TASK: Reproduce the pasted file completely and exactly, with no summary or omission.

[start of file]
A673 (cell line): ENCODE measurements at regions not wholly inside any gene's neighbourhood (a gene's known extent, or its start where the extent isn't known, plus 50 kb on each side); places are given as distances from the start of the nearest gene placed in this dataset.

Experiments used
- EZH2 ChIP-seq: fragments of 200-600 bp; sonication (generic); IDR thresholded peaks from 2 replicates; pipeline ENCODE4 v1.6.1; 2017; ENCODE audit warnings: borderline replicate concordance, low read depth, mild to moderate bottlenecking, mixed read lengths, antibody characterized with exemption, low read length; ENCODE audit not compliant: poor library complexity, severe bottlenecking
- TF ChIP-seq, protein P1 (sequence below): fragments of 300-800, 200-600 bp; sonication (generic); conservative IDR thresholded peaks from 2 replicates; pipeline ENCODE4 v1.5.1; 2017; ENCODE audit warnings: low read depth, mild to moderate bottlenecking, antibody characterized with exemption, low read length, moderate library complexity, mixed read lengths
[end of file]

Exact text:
A673 (cell line): ENCODE measurements at regions not wholly inside any gene's neighbourhood (a gene's known extent, or its start where the extent isn't known, plus 50 kb on each side); places are given as distances from the start of the nearest gene placed in this dataset.

Experiments used
- EZH2 ChIP-seq: fragments of 200-600 bp; sonication (generic); IDR thresholded peaks from 2 replicates; pipeline ENCODE4 v1.6.1; 2017; ENCODE audit warnings: borderline replicate concordance, low read depth, mild to moderate bottlenecking, mixed read lengths, antibody characterized with exemption, low read length; ENCODE audit not compliant: poor library complexity, severe bottlenecking
- TF ChIP-seq, protein P1 (sequence below): fragments of 300-800, 200-600 bp; sonication (generic); conservative IDR thresholded peaks from 2 replicates; pipeline ENCODE4 v1.5.1; 2017; ENCODE audit warnings: low read depth, mild to moderate bottlenecking, antibody characterized with exemption, low read length, moderate library complexity, mixed read lengths